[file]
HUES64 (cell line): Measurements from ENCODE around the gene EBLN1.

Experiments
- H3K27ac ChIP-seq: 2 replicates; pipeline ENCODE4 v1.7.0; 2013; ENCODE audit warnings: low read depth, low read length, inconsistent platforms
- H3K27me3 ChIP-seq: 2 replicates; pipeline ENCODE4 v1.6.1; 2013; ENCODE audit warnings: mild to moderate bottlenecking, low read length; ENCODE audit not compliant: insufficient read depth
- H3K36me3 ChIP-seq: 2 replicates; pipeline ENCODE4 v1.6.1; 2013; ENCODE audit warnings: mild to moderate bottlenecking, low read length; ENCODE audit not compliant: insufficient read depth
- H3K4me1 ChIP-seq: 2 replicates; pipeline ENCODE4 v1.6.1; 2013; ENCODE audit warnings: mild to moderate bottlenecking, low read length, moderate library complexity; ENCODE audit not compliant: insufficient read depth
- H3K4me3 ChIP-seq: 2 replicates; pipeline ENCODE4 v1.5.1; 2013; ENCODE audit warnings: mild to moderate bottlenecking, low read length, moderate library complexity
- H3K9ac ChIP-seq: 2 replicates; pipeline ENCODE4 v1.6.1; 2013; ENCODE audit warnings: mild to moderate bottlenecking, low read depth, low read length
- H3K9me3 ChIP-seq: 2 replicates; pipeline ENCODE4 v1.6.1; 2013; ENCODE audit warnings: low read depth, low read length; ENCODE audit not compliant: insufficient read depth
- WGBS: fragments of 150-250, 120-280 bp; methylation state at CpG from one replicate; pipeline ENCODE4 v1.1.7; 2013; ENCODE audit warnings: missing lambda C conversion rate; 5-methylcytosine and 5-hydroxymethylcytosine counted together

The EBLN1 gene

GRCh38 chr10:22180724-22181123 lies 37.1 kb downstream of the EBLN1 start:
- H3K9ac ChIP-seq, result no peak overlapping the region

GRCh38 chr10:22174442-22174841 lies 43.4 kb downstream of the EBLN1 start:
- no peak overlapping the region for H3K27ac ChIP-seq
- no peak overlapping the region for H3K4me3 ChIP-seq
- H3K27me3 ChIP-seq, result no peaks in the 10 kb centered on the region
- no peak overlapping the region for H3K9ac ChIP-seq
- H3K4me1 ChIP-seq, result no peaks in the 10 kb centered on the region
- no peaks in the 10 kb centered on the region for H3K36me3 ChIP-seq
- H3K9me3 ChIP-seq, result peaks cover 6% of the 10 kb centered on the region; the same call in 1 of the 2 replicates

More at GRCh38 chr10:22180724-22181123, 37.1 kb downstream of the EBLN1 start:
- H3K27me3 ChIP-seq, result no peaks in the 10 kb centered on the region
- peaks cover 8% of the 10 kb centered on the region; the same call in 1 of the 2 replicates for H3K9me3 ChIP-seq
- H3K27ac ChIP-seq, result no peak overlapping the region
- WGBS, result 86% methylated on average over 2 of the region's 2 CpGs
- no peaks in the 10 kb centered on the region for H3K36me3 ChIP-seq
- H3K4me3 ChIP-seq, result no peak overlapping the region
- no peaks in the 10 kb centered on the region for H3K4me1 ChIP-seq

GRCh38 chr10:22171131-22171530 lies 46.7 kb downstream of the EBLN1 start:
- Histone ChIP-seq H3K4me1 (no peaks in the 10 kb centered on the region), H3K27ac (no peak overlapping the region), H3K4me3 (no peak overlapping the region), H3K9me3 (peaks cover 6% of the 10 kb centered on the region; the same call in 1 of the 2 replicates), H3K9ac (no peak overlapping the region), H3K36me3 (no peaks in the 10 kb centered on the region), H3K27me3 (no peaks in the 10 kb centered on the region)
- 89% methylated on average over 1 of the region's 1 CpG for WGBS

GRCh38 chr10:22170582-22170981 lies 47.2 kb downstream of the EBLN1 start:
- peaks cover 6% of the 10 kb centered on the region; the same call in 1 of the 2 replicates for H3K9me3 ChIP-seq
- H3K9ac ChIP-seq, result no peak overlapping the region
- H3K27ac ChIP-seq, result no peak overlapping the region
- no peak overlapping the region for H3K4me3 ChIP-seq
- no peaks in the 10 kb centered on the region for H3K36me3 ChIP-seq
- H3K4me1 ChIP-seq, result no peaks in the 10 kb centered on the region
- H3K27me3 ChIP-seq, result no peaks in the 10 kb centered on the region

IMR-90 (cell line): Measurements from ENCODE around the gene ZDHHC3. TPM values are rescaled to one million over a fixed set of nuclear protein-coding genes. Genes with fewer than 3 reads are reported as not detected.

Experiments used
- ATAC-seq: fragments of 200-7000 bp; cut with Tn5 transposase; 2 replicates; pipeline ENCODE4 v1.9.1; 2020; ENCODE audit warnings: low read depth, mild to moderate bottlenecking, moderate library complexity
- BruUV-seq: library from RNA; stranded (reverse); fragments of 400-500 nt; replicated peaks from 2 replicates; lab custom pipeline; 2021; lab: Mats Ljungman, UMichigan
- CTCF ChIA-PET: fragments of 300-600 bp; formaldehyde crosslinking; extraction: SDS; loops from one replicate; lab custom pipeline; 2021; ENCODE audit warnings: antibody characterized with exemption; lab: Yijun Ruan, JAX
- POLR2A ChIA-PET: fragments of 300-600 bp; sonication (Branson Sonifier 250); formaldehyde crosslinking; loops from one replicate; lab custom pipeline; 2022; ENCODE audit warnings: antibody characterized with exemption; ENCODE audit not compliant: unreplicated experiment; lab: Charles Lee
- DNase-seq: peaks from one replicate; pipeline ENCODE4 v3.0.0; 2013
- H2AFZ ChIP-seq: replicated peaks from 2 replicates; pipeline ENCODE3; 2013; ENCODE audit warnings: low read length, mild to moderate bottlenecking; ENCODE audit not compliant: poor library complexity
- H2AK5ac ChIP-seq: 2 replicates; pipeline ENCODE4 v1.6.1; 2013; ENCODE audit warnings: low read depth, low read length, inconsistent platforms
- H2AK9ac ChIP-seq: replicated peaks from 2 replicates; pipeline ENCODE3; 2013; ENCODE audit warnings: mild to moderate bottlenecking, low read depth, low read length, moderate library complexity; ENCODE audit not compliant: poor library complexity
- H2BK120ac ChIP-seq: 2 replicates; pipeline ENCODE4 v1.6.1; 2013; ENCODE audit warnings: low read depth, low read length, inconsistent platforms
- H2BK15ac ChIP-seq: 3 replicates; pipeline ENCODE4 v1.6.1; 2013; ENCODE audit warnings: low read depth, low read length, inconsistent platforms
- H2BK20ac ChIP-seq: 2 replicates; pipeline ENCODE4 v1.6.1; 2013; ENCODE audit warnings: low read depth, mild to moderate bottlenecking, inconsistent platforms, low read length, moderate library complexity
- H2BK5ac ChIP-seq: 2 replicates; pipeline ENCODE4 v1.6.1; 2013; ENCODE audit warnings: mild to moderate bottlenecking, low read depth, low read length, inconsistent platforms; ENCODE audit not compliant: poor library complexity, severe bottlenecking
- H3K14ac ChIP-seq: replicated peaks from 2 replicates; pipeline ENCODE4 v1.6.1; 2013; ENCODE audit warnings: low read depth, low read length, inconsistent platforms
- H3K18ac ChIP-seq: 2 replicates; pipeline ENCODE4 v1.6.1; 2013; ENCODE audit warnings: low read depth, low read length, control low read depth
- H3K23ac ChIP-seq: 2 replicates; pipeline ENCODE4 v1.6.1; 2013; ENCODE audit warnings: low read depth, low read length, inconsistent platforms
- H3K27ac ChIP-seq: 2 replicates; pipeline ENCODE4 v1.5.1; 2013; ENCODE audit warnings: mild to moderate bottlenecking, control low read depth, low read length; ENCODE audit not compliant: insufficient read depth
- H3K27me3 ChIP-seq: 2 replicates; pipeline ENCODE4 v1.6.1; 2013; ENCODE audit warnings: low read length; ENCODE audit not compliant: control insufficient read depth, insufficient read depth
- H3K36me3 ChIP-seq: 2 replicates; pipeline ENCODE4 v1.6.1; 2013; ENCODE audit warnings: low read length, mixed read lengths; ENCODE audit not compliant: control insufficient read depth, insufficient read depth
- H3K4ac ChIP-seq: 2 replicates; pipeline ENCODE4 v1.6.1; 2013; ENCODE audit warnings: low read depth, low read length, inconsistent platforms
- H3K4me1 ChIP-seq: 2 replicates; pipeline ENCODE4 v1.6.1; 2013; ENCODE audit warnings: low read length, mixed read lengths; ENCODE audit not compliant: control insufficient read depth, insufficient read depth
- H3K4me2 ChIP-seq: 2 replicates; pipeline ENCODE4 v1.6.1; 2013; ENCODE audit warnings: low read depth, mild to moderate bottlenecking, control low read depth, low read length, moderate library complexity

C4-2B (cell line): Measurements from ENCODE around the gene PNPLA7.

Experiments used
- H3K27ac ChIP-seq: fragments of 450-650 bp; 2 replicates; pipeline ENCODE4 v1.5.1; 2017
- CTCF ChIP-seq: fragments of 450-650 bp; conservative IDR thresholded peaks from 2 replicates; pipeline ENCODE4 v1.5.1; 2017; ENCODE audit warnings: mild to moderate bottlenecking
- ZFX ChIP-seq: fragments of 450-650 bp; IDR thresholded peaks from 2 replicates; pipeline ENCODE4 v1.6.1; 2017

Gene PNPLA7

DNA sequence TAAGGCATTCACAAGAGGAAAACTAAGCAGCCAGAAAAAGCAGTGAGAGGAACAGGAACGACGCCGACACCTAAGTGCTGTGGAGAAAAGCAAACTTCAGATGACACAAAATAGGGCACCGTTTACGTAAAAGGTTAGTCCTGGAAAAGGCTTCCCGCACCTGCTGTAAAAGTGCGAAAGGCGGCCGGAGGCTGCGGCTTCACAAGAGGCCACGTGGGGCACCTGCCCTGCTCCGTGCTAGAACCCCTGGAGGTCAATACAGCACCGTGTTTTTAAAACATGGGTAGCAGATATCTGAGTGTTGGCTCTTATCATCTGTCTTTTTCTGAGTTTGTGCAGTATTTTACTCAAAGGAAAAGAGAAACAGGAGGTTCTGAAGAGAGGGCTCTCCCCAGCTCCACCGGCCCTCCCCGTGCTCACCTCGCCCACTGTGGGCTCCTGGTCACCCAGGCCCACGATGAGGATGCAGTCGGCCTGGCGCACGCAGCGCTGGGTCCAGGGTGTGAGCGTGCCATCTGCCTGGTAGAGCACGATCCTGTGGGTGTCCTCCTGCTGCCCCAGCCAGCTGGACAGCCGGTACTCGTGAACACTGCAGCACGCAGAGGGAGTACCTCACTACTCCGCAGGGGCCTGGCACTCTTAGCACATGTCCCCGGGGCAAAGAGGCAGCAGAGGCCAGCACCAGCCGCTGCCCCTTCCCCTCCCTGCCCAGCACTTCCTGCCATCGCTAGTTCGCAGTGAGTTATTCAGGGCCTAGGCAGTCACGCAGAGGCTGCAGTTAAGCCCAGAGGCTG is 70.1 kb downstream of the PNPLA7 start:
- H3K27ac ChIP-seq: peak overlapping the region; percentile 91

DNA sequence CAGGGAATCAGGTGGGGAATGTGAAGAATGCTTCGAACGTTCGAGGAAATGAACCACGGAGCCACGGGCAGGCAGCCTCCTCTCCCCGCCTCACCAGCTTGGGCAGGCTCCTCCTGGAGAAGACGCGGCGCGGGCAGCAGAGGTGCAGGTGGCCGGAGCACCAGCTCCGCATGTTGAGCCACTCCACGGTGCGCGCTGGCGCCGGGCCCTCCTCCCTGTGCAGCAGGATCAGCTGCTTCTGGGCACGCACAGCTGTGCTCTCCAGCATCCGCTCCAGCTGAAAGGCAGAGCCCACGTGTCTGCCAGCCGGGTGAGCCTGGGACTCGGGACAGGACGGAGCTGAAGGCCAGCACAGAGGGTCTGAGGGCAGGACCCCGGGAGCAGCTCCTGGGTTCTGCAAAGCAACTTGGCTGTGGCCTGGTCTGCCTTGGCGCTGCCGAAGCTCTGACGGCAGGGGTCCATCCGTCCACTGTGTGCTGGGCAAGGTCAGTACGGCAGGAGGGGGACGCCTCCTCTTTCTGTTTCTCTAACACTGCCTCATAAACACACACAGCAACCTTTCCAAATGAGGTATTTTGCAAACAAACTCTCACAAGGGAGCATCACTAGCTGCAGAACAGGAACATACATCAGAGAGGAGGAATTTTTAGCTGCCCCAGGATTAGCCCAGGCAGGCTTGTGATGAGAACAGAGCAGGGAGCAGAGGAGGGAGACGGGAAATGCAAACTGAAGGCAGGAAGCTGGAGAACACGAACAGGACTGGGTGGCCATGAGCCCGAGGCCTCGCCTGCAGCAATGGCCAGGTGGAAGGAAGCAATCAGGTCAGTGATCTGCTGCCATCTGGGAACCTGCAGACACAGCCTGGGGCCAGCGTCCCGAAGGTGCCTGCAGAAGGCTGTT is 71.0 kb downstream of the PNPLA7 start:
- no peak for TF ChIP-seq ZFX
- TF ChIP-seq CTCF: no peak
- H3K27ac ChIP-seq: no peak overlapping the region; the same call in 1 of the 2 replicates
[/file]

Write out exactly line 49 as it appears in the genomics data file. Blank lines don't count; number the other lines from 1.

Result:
- H2AK5ac ChIP-seq: 2 replicates; pipeline ENCODE4 v1.6.1; 2013; ENCODE audit warnings: low read depth, low read length, inconsistent platforms